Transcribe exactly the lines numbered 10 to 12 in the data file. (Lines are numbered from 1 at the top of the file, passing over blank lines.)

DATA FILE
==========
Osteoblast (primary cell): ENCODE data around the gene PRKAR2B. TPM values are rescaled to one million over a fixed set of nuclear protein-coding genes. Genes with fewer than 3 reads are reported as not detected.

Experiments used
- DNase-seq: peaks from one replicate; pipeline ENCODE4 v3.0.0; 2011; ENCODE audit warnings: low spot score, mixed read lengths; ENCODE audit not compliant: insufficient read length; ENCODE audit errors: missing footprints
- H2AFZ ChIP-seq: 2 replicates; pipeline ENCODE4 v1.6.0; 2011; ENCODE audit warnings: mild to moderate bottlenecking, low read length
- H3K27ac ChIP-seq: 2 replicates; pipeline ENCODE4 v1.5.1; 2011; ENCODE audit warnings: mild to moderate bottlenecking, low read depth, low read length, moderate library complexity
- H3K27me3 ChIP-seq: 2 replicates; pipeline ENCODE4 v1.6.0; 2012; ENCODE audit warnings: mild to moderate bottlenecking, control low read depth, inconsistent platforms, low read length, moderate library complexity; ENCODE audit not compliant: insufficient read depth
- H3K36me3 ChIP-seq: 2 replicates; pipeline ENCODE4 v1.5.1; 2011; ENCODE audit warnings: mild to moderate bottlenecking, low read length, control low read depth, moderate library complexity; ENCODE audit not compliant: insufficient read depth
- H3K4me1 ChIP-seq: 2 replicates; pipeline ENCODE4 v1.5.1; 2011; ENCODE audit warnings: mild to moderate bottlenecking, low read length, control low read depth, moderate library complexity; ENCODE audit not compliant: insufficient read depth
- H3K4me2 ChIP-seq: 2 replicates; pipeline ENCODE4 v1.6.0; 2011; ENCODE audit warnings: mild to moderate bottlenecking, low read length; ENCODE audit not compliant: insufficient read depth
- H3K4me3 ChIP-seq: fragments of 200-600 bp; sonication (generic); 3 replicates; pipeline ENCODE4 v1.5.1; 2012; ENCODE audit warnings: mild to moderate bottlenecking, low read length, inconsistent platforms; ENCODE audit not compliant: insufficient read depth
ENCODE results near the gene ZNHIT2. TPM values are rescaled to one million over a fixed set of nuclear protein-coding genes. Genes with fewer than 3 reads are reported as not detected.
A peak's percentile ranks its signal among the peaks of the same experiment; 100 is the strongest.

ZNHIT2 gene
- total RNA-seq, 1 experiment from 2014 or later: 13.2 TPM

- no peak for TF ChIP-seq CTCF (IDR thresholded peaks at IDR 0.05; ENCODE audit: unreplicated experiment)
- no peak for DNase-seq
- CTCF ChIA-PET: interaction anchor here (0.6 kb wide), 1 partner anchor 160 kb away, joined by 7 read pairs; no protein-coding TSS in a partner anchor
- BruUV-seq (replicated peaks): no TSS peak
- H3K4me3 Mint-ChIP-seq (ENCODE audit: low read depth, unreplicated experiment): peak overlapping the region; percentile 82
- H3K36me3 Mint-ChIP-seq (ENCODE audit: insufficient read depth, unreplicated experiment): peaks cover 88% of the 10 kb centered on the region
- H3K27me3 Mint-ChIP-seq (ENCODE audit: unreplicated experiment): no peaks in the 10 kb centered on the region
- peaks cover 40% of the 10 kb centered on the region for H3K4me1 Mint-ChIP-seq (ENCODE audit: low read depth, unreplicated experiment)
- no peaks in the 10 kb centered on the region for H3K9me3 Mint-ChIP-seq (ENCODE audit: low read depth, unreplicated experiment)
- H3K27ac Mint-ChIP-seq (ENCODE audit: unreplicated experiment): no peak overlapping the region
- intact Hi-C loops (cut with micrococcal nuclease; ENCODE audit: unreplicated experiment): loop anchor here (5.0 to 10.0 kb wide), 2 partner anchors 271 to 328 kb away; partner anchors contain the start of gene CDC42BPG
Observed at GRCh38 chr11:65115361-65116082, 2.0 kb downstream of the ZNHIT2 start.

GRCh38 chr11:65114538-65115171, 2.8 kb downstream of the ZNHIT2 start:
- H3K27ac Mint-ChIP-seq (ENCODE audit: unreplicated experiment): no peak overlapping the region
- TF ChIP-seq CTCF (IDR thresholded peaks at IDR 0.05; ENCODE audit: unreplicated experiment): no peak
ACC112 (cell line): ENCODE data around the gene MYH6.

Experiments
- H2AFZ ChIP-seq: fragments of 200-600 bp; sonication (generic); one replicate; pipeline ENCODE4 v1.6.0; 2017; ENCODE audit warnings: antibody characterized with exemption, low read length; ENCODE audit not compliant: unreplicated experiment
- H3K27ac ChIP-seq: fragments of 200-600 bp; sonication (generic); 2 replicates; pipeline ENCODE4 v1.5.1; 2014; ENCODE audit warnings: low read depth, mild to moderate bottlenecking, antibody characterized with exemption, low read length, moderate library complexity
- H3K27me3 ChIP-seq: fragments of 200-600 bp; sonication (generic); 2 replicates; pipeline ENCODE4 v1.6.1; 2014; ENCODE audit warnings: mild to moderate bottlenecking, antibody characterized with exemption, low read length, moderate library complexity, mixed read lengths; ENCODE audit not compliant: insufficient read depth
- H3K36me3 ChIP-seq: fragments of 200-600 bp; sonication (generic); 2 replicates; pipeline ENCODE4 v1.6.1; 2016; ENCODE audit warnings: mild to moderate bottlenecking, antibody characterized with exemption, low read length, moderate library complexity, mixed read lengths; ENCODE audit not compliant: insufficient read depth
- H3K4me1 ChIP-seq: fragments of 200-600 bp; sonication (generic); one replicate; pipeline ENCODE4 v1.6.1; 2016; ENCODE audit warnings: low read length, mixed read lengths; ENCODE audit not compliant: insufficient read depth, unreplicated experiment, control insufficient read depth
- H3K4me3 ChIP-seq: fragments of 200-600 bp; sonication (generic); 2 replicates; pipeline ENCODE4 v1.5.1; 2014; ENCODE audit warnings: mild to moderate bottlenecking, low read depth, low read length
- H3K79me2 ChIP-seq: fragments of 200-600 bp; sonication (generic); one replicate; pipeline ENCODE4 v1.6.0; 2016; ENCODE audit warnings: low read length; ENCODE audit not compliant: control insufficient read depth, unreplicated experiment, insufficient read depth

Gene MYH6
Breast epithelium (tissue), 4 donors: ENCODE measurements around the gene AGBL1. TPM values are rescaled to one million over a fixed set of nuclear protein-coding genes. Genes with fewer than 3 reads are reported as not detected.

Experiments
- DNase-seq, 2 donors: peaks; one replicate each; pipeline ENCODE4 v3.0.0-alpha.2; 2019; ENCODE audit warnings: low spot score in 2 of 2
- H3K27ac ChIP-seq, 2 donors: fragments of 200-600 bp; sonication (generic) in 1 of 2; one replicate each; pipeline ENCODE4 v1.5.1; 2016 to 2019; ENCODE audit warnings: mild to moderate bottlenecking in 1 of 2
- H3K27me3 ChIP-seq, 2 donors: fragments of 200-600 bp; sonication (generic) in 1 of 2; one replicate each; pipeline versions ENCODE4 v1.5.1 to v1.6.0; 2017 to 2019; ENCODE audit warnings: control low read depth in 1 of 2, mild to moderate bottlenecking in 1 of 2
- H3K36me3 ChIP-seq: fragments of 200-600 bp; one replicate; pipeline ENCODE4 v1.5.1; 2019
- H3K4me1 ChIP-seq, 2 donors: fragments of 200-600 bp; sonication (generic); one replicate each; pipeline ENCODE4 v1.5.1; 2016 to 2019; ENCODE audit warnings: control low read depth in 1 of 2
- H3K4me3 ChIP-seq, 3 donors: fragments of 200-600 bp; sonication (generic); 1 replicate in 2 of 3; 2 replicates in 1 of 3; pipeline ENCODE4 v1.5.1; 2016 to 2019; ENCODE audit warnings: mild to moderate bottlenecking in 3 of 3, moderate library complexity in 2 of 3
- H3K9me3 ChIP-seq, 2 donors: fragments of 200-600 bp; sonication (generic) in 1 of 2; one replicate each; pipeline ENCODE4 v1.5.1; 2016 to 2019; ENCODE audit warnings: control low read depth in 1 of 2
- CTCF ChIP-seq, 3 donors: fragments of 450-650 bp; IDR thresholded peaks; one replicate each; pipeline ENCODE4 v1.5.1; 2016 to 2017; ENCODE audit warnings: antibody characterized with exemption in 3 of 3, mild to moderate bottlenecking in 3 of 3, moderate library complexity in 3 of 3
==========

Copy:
- H3K4me3 ChIP-seq: fragments of 200-600 bp; sonication (generic); 3 replicates; pipeline ENCODE4 v1.5.1; 2012; ENCODE audit warnings: mild to moderate bottlenecking, low read length, inconsistent platforms; ENCODE audit not compliant: insufficient read depth
ENCODE results near the gene ZNHIT2. TPM values are rescaled to one million over a fixed set of nuclear protein-coding genes. Genes with fewer than 3 reads are reported as not detected.
A peak's percentile ranks its signal among the peaks of the same experiment; 100 is the strongest.